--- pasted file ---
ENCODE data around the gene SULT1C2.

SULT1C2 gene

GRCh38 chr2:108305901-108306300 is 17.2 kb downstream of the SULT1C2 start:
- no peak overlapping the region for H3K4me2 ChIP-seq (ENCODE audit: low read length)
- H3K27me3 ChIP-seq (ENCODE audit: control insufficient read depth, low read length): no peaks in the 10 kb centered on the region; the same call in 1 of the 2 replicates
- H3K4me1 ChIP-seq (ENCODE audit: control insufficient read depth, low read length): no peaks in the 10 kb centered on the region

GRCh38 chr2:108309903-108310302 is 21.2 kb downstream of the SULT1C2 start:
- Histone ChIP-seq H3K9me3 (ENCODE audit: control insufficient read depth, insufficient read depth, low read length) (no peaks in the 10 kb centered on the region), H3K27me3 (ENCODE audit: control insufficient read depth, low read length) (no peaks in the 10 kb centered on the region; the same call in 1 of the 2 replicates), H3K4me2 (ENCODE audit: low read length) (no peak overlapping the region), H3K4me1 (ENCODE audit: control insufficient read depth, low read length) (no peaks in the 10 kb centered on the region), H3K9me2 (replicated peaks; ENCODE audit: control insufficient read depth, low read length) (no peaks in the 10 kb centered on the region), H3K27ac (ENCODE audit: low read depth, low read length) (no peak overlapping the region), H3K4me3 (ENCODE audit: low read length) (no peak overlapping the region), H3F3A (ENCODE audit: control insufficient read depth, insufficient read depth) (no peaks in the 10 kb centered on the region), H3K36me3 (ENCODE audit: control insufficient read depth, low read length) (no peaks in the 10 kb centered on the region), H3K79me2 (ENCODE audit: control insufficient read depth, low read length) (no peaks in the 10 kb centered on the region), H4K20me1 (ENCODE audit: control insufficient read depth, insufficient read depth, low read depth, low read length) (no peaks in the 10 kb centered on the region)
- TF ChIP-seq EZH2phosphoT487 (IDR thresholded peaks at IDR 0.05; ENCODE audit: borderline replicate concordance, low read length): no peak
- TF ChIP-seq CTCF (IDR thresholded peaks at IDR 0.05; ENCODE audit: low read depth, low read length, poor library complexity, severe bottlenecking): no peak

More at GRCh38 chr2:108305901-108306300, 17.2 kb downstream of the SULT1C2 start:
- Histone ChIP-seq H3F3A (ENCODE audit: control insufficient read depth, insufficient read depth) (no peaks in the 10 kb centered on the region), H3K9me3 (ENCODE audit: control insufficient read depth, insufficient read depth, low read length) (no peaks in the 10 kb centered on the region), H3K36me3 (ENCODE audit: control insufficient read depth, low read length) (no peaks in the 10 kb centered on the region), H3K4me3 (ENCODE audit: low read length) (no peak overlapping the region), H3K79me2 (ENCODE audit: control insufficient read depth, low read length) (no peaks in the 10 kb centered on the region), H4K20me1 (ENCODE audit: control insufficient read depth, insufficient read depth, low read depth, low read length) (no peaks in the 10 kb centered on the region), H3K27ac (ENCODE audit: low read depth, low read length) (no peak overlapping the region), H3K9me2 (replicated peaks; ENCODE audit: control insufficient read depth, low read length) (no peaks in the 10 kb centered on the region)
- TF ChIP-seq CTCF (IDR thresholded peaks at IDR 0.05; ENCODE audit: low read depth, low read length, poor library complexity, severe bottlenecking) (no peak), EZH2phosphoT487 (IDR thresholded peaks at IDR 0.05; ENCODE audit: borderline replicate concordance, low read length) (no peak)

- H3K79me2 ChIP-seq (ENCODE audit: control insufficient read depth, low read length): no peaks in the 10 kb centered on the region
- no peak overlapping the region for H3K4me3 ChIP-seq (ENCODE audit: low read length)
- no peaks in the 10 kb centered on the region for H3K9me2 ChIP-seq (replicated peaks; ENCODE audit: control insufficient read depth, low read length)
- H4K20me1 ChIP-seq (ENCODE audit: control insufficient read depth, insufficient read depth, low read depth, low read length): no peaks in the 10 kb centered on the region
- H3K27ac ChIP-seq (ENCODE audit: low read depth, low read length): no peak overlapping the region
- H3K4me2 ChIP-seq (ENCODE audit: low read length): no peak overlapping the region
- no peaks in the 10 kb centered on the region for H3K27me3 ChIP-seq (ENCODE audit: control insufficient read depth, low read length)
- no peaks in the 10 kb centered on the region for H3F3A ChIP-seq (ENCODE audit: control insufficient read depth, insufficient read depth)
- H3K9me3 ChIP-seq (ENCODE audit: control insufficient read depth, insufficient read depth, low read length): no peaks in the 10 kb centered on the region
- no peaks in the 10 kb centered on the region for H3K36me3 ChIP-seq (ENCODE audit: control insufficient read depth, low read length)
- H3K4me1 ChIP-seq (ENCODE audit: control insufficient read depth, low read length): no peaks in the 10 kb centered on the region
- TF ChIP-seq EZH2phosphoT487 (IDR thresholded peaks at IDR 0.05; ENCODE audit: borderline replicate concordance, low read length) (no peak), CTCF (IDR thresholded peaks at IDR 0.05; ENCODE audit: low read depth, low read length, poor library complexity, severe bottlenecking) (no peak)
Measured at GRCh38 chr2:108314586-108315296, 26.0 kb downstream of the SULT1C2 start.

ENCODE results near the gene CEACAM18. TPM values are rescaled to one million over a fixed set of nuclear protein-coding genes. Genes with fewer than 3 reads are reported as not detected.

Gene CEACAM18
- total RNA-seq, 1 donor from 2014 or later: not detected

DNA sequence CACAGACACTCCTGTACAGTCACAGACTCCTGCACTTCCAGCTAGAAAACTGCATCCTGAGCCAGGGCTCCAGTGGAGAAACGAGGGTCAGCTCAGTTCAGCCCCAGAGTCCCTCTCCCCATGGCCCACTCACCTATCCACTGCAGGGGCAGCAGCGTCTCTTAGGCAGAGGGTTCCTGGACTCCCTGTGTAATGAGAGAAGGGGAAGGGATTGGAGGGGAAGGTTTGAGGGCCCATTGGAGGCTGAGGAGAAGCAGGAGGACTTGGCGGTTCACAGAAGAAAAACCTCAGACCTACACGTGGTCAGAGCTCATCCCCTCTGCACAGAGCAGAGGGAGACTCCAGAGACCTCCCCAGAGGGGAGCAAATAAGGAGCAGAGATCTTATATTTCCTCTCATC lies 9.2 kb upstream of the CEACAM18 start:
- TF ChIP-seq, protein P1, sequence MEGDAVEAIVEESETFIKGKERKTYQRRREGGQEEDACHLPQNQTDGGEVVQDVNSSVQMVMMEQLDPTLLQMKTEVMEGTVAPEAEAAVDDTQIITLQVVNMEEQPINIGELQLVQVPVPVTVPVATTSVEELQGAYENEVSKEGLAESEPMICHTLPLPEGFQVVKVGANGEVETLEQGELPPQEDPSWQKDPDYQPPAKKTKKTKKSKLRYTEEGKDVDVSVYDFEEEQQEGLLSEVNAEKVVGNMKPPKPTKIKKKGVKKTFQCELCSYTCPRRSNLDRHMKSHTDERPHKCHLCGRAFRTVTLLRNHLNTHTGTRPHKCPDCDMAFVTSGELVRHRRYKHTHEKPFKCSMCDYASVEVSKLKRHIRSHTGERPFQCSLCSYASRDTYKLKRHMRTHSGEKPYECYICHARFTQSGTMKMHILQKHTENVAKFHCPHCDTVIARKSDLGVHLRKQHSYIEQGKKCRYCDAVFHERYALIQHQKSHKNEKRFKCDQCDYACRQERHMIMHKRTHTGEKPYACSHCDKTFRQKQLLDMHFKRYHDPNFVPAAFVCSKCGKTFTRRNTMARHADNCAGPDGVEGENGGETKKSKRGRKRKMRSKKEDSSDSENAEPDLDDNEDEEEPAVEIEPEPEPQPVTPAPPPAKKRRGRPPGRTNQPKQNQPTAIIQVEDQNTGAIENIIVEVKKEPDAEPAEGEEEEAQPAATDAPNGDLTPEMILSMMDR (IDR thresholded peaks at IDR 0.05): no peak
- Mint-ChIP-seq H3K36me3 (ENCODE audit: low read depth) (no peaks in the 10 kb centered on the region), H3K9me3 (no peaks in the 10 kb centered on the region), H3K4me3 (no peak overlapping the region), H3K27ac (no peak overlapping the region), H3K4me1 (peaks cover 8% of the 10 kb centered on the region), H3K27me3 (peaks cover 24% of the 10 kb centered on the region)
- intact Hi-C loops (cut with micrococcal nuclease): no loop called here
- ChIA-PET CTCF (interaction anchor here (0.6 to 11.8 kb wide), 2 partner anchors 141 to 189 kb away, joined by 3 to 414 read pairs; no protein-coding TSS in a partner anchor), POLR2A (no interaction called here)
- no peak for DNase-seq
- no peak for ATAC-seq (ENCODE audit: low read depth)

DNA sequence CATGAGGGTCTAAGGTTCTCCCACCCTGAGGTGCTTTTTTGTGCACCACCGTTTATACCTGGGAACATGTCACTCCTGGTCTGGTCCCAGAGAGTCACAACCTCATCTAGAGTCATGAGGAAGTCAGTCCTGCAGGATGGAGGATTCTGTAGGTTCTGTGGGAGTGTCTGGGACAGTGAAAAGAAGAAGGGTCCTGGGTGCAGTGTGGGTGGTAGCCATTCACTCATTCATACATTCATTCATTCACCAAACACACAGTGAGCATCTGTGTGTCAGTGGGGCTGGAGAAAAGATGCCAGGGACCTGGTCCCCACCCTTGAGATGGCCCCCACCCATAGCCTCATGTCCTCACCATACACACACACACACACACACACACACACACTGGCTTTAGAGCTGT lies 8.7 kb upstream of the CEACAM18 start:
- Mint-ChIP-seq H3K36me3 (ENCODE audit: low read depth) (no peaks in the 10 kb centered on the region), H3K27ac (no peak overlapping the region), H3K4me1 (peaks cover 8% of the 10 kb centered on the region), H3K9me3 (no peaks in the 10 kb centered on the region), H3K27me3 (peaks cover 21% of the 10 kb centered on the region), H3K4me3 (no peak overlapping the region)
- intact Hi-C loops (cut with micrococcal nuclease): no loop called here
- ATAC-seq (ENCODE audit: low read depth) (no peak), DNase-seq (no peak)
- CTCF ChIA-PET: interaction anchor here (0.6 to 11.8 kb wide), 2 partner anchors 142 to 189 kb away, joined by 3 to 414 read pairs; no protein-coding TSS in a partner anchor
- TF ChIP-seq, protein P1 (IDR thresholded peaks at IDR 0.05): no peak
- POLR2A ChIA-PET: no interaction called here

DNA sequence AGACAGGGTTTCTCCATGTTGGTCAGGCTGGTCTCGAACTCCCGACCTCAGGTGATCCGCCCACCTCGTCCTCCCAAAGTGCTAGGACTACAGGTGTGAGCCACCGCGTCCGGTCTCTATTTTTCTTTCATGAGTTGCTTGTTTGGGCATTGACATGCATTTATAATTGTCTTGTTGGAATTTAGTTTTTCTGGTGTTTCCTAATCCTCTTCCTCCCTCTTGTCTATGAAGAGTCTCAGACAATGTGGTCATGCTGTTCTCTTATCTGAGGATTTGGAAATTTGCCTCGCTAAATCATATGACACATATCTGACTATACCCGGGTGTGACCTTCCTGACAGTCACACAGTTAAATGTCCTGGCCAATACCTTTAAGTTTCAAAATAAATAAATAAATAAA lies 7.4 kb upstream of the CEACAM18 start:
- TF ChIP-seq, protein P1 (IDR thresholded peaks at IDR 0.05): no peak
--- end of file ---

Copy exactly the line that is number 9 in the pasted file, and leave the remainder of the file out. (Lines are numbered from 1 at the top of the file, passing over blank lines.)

- TF ChIP-seq EZH2phosphoT487 (IDR thresholded peaks at IDR 0.05; ENCODE audit: borderline replicate concordance, low read length): no peak